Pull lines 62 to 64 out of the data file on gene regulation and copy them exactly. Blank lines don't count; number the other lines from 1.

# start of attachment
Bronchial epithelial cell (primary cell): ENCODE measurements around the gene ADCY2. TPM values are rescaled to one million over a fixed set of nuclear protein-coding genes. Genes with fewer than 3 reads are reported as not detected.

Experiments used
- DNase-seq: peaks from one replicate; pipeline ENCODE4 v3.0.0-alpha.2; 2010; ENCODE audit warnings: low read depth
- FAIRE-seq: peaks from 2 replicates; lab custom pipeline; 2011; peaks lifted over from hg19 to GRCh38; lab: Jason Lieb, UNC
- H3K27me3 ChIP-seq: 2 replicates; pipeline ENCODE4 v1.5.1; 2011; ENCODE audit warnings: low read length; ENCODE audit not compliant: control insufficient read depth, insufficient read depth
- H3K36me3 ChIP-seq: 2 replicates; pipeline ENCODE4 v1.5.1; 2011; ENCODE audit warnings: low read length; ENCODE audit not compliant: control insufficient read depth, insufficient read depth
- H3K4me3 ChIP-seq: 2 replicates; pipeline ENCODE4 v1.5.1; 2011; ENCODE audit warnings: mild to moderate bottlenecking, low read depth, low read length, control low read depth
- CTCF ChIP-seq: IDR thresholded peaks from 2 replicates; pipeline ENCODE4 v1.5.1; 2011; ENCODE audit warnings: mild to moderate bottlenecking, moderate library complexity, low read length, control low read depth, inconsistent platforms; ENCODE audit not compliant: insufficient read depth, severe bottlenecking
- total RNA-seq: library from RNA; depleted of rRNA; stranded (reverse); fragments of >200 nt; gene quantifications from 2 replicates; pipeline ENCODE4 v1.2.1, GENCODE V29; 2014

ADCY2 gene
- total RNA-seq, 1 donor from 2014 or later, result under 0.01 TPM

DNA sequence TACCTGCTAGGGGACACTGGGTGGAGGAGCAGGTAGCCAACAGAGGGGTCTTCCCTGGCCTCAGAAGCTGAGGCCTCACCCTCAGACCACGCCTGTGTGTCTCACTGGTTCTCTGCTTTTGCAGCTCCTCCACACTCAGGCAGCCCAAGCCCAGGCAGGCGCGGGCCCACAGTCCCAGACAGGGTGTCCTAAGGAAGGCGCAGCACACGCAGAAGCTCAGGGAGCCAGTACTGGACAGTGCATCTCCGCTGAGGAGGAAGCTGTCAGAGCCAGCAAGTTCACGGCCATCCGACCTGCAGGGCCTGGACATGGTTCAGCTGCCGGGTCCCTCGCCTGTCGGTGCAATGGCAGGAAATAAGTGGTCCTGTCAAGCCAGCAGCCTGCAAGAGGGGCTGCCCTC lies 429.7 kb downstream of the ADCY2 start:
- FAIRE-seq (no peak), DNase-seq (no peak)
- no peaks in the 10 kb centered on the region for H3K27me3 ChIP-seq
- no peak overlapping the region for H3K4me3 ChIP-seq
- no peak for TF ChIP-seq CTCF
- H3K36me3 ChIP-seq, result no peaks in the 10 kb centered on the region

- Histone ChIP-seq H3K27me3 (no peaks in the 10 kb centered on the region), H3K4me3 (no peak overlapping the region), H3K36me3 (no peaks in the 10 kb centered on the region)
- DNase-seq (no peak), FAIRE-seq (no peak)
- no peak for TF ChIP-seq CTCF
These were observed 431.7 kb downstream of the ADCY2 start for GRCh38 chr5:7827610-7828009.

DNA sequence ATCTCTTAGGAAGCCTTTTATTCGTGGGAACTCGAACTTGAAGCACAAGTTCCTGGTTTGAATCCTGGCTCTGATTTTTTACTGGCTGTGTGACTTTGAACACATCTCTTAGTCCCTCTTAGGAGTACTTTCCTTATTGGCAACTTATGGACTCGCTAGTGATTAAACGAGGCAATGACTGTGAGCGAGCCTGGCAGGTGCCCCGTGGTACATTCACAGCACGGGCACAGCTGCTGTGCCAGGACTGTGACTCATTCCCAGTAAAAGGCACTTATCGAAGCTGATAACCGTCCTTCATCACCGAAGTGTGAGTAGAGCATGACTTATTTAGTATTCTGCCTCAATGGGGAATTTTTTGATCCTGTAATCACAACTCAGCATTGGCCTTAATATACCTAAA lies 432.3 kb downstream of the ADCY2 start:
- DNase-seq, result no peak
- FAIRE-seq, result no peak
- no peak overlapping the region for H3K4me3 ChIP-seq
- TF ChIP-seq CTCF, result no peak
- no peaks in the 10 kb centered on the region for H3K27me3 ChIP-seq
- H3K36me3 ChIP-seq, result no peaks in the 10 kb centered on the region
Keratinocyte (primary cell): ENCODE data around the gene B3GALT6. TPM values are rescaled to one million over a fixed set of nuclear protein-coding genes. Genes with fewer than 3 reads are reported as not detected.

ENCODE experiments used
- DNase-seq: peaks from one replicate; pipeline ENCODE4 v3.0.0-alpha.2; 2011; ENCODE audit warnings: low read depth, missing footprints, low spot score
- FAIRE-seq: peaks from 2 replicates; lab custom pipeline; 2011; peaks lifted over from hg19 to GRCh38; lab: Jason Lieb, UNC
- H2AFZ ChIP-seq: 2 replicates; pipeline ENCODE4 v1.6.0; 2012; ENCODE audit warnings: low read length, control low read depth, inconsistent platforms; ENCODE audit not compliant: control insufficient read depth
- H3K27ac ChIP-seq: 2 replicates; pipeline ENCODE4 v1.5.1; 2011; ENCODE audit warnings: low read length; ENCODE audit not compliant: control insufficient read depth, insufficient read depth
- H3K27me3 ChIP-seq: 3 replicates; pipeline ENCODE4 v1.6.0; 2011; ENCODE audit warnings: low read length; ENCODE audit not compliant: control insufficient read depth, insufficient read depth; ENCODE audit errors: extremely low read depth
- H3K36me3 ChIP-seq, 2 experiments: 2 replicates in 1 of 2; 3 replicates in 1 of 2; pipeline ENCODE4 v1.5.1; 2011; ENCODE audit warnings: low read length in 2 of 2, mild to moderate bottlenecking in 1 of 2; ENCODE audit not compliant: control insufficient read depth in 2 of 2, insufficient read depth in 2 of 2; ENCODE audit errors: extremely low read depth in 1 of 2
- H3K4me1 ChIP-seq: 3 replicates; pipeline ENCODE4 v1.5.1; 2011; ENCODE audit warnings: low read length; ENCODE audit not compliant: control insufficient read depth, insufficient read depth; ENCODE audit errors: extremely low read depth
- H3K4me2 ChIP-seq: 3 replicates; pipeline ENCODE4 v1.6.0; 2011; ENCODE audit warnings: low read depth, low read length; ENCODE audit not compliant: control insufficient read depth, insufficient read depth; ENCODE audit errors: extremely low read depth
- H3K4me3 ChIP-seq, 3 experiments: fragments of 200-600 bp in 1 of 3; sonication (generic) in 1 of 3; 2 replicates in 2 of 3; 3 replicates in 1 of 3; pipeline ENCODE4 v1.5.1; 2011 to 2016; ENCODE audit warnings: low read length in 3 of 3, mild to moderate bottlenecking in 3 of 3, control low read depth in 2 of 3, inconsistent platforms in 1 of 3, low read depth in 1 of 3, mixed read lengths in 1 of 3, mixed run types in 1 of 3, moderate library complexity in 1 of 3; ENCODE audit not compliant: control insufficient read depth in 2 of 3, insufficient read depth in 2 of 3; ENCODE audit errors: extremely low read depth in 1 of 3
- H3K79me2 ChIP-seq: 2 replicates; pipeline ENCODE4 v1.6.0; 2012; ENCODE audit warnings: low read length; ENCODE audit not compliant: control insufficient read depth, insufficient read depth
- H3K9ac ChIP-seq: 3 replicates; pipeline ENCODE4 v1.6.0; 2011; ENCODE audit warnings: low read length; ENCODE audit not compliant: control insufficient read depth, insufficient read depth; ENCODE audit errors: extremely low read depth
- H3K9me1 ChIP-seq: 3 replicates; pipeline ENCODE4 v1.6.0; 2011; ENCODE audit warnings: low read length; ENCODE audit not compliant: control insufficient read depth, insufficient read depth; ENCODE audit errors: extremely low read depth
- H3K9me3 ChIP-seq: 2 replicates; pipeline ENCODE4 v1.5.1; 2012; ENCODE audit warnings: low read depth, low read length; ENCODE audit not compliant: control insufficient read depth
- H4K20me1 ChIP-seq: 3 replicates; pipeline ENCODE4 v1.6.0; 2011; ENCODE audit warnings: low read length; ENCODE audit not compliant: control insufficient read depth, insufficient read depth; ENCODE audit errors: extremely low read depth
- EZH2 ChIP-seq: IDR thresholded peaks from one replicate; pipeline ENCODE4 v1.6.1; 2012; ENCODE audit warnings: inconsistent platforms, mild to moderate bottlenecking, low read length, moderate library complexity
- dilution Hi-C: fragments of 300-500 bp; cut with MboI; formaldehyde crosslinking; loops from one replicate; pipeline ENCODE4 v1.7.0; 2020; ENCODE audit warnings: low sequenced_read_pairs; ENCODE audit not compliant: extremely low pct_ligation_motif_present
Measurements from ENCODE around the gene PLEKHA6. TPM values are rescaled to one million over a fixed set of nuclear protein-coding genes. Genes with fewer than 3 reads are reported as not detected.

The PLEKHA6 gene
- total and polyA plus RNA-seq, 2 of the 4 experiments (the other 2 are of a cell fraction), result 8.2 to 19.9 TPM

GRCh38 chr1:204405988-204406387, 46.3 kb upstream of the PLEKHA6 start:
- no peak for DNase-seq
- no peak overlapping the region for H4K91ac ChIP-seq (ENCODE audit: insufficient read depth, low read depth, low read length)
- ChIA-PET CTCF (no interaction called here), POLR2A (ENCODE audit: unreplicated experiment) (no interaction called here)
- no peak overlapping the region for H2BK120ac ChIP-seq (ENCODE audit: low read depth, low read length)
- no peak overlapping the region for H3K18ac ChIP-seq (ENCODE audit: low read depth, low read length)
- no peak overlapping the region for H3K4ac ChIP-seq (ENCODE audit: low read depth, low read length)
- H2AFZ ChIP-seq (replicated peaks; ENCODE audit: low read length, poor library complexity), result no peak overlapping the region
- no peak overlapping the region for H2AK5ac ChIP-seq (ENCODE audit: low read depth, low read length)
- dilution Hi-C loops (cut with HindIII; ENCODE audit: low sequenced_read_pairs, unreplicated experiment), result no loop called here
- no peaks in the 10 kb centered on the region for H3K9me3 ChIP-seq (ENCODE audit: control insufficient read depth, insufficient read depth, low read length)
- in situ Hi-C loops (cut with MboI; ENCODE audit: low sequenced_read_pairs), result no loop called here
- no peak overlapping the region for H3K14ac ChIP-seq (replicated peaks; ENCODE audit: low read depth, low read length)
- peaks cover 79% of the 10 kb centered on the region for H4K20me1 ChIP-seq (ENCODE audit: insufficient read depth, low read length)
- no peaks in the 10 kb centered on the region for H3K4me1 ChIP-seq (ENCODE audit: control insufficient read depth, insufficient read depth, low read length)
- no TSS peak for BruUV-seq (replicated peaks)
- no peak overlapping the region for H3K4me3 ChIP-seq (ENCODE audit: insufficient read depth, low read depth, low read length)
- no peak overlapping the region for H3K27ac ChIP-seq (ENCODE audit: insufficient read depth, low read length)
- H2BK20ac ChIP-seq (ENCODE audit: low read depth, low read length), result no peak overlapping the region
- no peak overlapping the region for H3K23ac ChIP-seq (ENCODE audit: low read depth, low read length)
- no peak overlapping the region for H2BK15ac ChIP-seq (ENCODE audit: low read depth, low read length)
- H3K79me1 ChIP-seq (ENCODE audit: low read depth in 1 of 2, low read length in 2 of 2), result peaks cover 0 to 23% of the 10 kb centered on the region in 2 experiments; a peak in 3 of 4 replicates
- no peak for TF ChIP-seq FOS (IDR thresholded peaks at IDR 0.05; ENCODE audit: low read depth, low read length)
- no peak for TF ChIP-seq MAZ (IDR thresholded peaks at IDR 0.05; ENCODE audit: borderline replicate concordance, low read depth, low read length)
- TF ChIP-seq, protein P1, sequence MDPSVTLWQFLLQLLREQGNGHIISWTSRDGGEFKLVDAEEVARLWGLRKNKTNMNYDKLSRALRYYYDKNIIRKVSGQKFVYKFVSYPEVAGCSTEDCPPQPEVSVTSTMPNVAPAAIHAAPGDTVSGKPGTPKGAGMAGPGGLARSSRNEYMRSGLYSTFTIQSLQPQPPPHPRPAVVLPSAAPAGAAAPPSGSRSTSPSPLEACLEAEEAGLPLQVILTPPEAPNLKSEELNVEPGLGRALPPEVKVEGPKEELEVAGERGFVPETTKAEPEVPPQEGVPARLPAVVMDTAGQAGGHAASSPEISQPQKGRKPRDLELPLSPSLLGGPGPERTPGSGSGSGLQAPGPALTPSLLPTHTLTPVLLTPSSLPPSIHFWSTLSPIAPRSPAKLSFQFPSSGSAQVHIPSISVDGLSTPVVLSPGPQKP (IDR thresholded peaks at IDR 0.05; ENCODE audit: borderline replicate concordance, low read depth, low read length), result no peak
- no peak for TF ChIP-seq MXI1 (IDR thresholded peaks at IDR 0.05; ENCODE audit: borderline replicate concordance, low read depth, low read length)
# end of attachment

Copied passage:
- no peak overlapping the region for H3K14ac ChIP-seq (replicated peaks; ENCODE audit: low read depth, low read length)
- peaks cover 79% of the 10 kb centered on the region for H4K20me1 ChIP-seq (ENCODE audit: insufficient read depth, low read length)
- no peaks in the 10 kb centered on the region for H3K4me1 ChIP-seq (ENCODE audit: control insufficient read depth, insufficient read depth, low read length)